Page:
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Minority ethnic patients struggle to access NHS talking therapies

Minority ethnic patients struggle to access NHS talking therapies

People from Black and minority ethnic groups are less likely to access NHS Talking Therapies services and have longer waits when they do, a report has warned.

Analysis by the NHS Race & Health Observatory of a decade of anonymised patient data also found that compared with white British patients, those from minority ethnic backgrounds were also less likely to receive a course of treatment after assessment.

With the exception of Chinese people, those from minority ethnic groups also had worse outcomes, although this gap has narrowed in recent years, the report found.

But it concluded that poor outcomes can be tackled and even disappear when access is improved, and culturally sensitive therapy is provided.

Those from Bangladeshi, Pakistani and Black Caribbean backgrounds were among those with the worst outcomes, the report found.

Issues identified included older people being dependent upon younger relatives to interpret, and a lack of understanding of the significance of religion and belief.

For others, there was a stigma associated with mental health with feelings of shame, guilt and the urge to conceal problems due to fears of being excluded by the community.

The inequalities identified were also linked with higher symptom severity when first assessed by NHS Talking Therapies services, previously known as IAPT but rebranded earlier this year.

A Positive Practice Guide published in 2019 for services to adopt does not appear to have been consistently applied, the report found, although good examples were identified.

ICBs and those in leadership positions should use local data to understand the needs of their communities as well as identifying resources and funding to address inequalities.

Services should also ensure that all interventions are provided in a culturally sensitive way, the report recommended.

Dr Habib Naqvi, chief executive of the NHS Race and Health Observatory, said: ‘We recognise there are still critical gaps in access and outcomes when it comes to mental health support and talking therapies, across different ethnic groups.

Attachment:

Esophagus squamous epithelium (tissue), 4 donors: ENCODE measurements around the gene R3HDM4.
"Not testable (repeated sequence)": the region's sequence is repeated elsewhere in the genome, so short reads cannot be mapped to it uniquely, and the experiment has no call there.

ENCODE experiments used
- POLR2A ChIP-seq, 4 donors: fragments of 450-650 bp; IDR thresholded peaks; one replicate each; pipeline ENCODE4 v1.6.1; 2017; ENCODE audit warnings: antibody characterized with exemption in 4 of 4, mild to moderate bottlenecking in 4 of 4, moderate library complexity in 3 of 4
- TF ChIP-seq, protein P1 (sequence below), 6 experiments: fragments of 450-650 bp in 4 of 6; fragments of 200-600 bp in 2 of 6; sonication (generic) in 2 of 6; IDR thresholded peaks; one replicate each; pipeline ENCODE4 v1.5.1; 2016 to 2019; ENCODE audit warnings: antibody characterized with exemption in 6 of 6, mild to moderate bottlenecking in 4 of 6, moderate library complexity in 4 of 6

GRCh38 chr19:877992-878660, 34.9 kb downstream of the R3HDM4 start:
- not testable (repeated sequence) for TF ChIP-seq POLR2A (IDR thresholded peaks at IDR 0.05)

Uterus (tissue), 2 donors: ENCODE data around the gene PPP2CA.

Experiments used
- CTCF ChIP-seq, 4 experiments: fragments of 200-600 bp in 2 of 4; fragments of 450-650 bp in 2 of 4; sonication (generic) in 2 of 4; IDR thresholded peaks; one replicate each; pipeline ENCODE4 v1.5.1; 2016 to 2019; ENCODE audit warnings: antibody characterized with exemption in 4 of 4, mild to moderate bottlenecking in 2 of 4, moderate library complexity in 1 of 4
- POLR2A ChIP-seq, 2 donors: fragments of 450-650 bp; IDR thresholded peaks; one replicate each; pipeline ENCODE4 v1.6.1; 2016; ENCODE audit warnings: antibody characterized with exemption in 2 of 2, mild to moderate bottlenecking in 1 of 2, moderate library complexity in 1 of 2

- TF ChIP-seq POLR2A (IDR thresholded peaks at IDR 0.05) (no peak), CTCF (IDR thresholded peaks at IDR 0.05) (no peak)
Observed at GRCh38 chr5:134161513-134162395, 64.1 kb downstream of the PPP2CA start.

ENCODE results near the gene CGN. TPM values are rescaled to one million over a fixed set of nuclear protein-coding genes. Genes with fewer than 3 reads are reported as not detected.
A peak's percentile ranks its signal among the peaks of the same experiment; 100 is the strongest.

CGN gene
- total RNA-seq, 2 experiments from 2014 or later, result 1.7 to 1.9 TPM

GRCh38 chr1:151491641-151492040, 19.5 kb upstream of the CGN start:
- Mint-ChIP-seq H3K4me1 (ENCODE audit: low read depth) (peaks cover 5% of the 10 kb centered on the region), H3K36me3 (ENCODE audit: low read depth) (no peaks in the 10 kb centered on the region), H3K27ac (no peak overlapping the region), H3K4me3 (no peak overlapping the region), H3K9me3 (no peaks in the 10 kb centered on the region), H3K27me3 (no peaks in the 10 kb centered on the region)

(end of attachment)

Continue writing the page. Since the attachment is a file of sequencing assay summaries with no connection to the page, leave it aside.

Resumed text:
‘There are many people from Black and minoritised ethnic communities struggling with their mental health, and yet they are less likely to be referred to talking therapies and have poorer experiences and outcomes once they are referred.

‘It’s vital that we take a serious look at the findings of this review – reflect on what has been effective in the past, and address how service provision can be more inclusive and equitable across all communities.’

Professor Steve Pilling, academic and strategic director of the National Collaborating Centre for Mental Health, said: ‘The results of this review show there is good evidence to provide people with effective mental health support, including those who are in the most underserved groups.

‘We hope it will serve as a catalyst for practical and effective change which we are confident will be supported by effective monitoring of outcomes.’

Saffron Cordery, deputy chief executive of NHS Providers, said the report highlighted worrying inequalities.

‘It is deeply concerning that poor access to talking therapies and longer waits for assessment are leading to worse outcomes and experiences for people from ethnic minority backgrounds.

‘While this research found areas of good practice and some improvements with regards to NHS talking therapies, trust leaders know much more needs to be done to tackle deep-rooted structural racism, bias and discrimination in health services which leads to poorer physical and mental health outcomes for ethnic minority groups and those living in areas of high deprivation.’

But she added there were wider issues to tackle.

‘Alongside a sustained focus on supporting local health systems to better address inequalities in access, experience and outcomes of mental healthcare, it is vital that the government takes action on the wider factors that contribute to wider societal inequalities including housing and employment.’


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